Rio Tinto boosts purchases in China

By Zhang Qi (China Daily)
Updated: 2011-05-31 09:18
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Mining giant plans procurements worth $1 billion to aid expansion

XIANGTAN, Hunan - Rio Tinto Group, the world's third-largest miner by market capitalization, said it will double its procurement of goods in China to reach $1 billion this year, further highlighting long-term collaboration with the world's largest iron ore consumer.

"In 2011, we expect to spend over $1 billion in raw material, marine freight, operational and capital goods in China," said Scott Singer, Rio Tinto's global head of procurement, at a signing ceremony with the State-owned Xiangtan Electric Manufacturing Corporation (XEMC).

Under the agreement, the first such deal for a Chinese manufacturer to export haul trucks, XEMC will deliver four trucks to Rio Tinto's Pilbara project in Western Australia.

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The company started procurement in China in 2003 and spent $500 million on manufacturing goods in 2010.

Singer said the growth in procurement is due to Rio Tinto's business expansion, and he expects the group to make more purchases in China next year.

The XEMC trucks are scheduled to be operational at the Tom Price mine in Pilbara in early 2012.

"For Rio, it's our first contract with a Chinese manufacturer for the supply of mining equipment, and it's also the first time that we will receive customized fit-for-purpose trucks that we can put straight to work in our mines," said Tom Palmer, chief operating officer of the Pilbara Mines.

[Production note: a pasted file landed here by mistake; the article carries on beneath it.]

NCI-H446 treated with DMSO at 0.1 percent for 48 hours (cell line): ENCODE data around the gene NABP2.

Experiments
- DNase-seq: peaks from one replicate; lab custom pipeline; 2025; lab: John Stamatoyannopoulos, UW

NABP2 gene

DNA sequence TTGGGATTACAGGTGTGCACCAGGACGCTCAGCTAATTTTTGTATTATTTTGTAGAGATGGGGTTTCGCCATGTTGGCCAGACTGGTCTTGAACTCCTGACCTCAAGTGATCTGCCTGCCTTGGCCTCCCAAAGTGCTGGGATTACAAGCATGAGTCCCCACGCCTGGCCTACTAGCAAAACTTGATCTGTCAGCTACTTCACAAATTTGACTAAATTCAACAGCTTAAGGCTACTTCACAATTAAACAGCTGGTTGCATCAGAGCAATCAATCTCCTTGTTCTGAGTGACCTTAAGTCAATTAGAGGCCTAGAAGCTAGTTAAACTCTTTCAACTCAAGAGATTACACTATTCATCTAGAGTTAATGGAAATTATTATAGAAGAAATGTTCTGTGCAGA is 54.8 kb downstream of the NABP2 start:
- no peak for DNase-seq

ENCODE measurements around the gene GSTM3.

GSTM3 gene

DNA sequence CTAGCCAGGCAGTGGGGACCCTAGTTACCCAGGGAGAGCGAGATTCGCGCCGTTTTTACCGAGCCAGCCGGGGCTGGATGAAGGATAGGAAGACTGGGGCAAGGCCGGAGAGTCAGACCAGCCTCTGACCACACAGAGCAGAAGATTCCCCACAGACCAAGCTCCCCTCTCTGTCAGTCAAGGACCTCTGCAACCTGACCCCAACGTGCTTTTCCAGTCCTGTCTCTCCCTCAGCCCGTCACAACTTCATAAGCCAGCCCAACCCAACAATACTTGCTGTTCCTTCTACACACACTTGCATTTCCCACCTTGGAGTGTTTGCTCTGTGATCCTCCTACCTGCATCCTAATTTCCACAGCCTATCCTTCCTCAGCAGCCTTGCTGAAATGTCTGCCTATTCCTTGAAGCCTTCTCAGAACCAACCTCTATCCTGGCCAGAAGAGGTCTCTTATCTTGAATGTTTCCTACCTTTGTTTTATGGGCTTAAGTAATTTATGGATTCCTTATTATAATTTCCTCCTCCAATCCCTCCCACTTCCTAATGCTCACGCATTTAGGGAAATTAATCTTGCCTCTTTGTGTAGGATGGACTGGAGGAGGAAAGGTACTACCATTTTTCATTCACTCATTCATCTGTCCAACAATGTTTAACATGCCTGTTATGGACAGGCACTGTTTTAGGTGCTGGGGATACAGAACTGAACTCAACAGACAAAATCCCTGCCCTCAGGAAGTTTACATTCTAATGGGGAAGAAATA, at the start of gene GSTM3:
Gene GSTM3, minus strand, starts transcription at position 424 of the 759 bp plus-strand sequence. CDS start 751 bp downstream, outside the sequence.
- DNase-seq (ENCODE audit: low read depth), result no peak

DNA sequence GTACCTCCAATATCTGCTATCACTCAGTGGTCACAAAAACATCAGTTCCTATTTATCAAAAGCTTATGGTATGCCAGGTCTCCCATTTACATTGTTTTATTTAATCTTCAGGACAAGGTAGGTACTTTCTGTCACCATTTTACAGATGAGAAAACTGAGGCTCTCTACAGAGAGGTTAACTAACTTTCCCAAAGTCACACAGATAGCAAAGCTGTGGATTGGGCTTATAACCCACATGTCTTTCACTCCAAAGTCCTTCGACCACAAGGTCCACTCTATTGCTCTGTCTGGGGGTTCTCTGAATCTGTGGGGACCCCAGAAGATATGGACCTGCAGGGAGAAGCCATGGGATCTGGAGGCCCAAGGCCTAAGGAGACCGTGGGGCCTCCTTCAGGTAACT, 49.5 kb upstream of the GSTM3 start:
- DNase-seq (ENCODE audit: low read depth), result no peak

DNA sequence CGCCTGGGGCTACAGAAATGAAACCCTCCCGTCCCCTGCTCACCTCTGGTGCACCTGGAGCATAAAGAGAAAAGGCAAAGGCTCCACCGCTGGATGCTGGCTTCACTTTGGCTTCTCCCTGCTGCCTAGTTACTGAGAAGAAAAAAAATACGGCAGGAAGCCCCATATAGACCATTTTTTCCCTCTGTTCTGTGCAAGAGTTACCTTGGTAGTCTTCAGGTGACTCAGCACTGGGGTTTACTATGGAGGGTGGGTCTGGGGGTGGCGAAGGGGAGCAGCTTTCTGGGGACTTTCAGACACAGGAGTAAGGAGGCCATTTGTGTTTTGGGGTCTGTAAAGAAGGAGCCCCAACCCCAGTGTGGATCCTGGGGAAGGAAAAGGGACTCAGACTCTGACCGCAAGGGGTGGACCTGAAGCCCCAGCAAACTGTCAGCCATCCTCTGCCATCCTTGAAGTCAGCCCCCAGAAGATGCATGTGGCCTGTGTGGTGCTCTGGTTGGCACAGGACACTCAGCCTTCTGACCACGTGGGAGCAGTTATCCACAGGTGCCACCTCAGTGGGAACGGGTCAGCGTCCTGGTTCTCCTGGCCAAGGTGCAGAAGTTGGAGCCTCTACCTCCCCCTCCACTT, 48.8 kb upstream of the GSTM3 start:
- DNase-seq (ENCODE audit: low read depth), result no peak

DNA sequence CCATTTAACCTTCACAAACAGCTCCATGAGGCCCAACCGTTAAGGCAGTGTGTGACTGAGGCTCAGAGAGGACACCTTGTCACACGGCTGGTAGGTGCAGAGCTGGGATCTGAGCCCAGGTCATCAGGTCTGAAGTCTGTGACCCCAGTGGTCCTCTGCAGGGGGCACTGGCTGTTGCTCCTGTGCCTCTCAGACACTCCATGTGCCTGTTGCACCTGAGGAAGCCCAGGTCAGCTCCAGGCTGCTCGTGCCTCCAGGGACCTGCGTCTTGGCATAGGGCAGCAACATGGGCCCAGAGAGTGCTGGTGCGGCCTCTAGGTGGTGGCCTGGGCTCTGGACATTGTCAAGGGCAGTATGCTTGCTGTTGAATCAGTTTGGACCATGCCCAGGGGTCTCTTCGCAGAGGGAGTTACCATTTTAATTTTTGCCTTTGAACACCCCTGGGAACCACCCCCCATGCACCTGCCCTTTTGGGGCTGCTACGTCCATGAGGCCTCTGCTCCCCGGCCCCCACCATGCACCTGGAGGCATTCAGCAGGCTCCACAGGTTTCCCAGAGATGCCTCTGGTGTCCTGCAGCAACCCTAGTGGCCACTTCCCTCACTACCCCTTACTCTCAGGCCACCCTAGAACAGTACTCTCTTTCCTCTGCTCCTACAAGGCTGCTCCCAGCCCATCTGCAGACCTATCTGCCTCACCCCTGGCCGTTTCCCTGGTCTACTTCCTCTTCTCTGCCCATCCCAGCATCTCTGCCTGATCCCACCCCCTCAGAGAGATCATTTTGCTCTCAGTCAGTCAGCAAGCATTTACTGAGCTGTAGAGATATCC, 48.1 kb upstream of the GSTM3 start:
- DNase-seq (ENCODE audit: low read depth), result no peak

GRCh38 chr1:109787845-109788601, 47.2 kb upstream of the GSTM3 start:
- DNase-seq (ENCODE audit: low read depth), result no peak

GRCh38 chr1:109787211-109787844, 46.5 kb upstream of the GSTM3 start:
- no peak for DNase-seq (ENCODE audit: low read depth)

Rio Tinto boosts purchases in China

A Xiangtan Electric Manufacturing Corporation booth at an energy exhibition in Shanghai. The Hunan-based company will sell four haul trucks to Rio Tinto Group, as the mining giant aims to double its procurement in China. [Photo/China Daily]

Mark Rivers, general manager of emerging market procurement for Rio Tinto China, said the tremendous growth rate in the Chinese procurement market has introduced competitive costs, the acceleration of delivery schedules, and Chinese partners' willingness to work with Rio Tinto to customize designs.

XEMC is also in talks with other potential business partners from Brazil, Turkey, and South Africa to further tap overseas markets.

"We expect our overseas business to account for one-third of XEMC's total revenue by 2015," said Li Jiping, XEMC group deputy director general.

Ian Bauert, Rio Tinto's managing director for China, said the country is Rio Tinto's largest market and accounts for 28 percent of worldwide revenue.

He said the company has plans to increase the capacity of the Pilbara iron ore mines' infrastructure to 330 million tons by 2015.

"Most of the increased production will be bound for China to feed the country's ongoing industrialization and urbanization," he said.

The company's relations with China hit a rough patch after it walked away from a $19.5 billion investment deal with Aluminum Corp of China (Chinalco) in June 2009. Ties further soured when four of Rio Tinto's former employees in China were convicted of taking bribes and stealing Chinese commercial secrets.

The company started mending fences in March 2010 when Chief Executive Officer Tom Albanese visited Beijing to strengthen its partnership with China.

In March last year, Rio Tinto and Chinalco agreed to jointly develop the Simandou iron ore project in the African state of Guinea. Meanwhile, in December, the companies signed an agreement to establish a joint venture to explore for new sources of copper and coking coal in China.